Though many ‘grownups’ at the time, I’m sure, saw through the shallow pop philosophy of Lennon’s ode to utopian humanism, it took me a long while. Even today, the song is still very poetic and lyrical to me---and just by changing a few words (as apparently some musicians like Cee Lo Green have done, to the dismay of their fans), the song could be re-written as a psalm, exhorting the faithful to be Christ-like and love their neighbors.
Except the word “love” would have to be inserted—imagine a Beatle writing a song and omitting that word! But that’s what happens, when even (or especially) intelligent and thoughtful writers like Lennon get swept up by the group-think of their tribe and culture (wait, that sounds like a religion!) and fail to continue seeking the truth. They abandon the fresh thinking that propelled them to fame and fortune. They come to confuse their popularity with wisdom. Although, I do believe, had Lennon lived long enough, he might have “changed his tune”—even when he was alive, he was quoted as saying that if he could, he’d vote for Reagan (maybe only for the tax savings Reagan promised--but Lennon wasn’t echoing his peers, that’s for sure).But the enduring theme of this song, providing consolation to its supporters and ammunition for its detractors, is the title and oft-repeated word, “imagine.” With that word, the song disparages the stereotyped limited intellectual capacity of the faithful who “imagine” an afterlife but can’t imagine it occurring here on earth in real time (“I wonder if you can”)---yet praises the dreamers who envision an earthly paradise created and maintained not by God but by ordinary humans.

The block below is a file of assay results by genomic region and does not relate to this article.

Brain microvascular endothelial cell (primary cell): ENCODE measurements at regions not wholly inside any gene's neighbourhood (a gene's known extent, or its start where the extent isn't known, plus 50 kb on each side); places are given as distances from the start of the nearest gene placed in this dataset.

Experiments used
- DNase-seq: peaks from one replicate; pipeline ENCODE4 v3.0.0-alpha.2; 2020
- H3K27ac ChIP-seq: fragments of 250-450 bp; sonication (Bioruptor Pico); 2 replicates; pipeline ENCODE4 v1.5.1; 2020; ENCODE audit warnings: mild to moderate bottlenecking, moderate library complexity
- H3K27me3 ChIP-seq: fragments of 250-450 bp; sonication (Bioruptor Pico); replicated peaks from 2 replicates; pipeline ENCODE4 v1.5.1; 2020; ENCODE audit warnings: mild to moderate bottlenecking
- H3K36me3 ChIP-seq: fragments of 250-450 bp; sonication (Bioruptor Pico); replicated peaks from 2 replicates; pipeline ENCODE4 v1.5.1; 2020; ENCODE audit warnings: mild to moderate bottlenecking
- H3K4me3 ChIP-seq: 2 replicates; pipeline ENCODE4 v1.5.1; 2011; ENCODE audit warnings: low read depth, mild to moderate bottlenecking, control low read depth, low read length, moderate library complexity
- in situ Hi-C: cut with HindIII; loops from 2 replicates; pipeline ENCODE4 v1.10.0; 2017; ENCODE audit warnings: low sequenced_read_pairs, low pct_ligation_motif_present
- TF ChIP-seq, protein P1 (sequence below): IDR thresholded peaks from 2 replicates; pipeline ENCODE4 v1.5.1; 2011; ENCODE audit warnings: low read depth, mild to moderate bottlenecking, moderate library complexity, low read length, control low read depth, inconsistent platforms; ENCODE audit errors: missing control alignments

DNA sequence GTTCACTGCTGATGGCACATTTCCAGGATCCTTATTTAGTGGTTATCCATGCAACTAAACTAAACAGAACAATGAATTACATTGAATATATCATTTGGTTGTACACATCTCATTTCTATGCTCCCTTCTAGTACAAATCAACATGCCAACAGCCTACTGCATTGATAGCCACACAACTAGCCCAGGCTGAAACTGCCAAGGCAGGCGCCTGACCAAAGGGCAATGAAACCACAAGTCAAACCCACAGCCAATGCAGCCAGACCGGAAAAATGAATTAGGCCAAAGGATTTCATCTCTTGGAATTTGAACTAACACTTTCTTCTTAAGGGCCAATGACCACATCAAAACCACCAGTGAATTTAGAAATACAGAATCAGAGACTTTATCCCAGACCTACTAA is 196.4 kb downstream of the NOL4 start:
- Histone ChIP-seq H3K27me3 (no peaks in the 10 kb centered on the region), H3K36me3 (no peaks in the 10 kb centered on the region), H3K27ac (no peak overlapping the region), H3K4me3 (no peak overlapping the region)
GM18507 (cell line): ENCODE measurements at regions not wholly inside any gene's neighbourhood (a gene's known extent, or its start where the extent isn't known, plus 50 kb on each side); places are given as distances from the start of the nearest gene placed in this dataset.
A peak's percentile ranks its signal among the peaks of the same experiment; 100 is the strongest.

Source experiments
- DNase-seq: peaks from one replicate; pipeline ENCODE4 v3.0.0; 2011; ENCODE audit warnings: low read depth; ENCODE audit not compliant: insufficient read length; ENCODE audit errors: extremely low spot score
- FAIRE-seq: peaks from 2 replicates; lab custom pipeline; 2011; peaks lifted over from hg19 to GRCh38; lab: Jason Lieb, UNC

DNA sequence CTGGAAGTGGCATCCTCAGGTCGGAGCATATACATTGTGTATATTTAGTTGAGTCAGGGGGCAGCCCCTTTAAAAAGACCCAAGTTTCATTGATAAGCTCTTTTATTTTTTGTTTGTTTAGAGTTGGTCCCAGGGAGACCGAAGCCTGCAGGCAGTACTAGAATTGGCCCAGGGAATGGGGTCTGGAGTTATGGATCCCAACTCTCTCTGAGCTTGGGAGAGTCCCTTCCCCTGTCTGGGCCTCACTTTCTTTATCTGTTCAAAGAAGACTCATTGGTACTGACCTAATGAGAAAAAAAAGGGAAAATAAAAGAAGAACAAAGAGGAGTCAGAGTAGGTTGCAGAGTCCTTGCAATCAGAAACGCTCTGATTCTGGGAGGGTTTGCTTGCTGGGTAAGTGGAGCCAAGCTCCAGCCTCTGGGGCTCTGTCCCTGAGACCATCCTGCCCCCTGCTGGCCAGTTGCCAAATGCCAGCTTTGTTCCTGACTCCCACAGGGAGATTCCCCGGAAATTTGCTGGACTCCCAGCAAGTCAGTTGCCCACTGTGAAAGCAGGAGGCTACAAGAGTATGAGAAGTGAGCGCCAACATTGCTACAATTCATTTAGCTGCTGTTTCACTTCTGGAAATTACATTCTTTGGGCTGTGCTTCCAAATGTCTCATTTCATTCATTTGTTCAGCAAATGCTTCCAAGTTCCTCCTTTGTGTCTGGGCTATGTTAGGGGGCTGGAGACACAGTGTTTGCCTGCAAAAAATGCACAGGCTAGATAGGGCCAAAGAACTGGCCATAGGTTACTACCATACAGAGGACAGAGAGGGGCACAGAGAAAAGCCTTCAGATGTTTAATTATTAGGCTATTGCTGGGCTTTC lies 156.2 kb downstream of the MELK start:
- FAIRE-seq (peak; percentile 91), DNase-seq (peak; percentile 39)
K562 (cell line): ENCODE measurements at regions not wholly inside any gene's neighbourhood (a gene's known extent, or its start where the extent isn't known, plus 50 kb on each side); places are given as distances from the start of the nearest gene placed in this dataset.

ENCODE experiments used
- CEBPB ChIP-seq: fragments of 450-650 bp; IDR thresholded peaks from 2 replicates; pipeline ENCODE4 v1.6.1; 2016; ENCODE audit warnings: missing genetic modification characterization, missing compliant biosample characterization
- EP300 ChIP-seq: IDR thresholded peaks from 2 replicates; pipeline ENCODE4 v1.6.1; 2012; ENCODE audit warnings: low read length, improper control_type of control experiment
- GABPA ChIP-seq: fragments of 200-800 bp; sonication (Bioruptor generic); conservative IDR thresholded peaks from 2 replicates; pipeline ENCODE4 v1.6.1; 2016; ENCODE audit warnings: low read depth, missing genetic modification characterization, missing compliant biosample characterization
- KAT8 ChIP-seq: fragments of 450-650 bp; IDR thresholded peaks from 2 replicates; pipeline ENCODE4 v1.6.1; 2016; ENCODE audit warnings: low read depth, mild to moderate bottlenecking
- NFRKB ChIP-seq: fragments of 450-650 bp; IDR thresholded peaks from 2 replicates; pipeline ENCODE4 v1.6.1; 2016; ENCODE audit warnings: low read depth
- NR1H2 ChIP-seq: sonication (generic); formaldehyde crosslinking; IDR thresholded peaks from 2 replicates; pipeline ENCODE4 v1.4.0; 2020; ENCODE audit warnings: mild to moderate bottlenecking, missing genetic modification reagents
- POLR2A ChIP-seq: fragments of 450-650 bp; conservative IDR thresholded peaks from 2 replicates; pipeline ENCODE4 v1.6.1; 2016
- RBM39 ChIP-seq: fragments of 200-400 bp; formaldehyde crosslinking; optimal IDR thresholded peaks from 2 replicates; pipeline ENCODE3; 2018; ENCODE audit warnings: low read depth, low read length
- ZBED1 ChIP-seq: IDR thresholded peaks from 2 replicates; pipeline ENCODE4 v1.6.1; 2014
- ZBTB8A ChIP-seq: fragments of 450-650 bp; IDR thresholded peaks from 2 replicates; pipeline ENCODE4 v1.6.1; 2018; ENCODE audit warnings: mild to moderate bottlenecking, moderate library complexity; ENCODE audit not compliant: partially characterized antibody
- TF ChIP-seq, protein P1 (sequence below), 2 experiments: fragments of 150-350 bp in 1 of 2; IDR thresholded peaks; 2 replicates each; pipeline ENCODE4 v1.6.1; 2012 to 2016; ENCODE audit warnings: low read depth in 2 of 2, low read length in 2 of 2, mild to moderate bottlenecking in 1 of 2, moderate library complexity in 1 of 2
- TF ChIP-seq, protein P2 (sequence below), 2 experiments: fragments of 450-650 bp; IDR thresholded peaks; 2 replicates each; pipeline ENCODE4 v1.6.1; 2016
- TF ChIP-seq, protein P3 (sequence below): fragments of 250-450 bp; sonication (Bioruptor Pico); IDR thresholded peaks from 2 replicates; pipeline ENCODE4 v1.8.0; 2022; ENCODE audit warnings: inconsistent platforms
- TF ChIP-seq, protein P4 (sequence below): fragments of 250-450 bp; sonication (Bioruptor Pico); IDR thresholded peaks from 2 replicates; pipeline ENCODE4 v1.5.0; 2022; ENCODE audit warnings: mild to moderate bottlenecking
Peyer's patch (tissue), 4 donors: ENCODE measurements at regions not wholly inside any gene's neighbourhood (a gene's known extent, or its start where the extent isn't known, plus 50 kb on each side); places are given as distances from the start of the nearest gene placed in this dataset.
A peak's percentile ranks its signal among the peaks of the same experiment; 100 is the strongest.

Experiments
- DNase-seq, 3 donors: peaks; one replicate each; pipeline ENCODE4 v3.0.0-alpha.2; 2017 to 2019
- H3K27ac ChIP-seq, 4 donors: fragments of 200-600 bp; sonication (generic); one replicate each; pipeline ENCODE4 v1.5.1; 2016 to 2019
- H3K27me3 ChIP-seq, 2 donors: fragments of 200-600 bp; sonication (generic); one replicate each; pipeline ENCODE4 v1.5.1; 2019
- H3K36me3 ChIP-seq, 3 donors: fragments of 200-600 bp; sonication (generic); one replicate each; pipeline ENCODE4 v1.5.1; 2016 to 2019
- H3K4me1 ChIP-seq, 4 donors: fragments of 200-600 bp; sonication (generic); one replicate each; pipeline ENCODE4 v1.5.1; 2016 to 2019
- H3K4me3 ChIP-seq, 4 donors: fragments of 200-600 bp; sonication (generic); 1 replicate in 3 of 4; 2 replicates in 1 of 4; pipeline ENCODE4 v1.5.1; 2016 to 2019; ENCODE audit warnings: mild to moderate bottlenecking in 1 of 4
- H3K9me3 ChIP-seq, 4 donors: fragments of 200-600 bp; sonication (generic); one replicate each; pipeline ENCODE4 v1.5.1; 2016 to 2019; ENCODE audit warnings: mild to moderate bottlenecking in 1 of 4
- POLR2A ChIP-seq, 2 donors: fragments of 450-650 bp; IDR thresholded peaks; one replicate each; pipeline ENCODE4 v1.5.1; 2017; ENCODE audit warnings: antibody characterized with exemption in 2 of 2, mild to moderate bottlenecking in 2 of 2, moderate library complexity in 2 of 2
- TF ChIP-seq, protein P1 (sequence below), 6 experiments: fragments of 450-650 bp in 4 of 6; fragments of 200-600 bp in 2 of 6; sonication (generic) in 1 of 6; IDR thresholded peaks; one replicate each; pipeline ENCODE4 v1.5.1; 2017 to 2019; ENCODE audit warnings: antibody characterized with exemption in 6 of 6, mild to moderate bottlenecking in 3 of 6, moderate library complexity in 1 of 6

Which is more fanciful—the existence of heaven and hell, or a utopia where humans live like saints, “sharing all the world”? We have no visible, universal, physical evidence of either –all we really have is the history of how these competing beliefs have affected human behavior and happiness. We can’t imagine a world without religion because it has never existed, except in the confines of Communist or other totalitarian systems (and how have those worked out?). Religion exists because people need it, because they crave meaning, structure and moral guidance—because they are not super-humans. Super-humans, of the kind imagined by secular humanists, have evolved beyond sin, self-interest, and arrogance. Super-humans never stumble and fail, and are all-knowing when it comes to how best to organize the lives of others. In short, they are supernatural gods and don’t exist, except in the imaginations of humanists who believe in the potential evolution of the human soul, absent any historical evidence of this possibility.This Christmas, I’m trying hard, in the wake of the election, to imagine that we may someday live in a nation in which children are universally understood to be gifts from God---welcomed into loving families and raised by committed two-parent (gay or straight!) families—families which do not think themselves entitled to happiness, but which know they must work for it, every day. If you don’t share my vision (and sorry, if you voted for Obama, you don’t), well, I’m not the only one—I hope someday you’ll join us.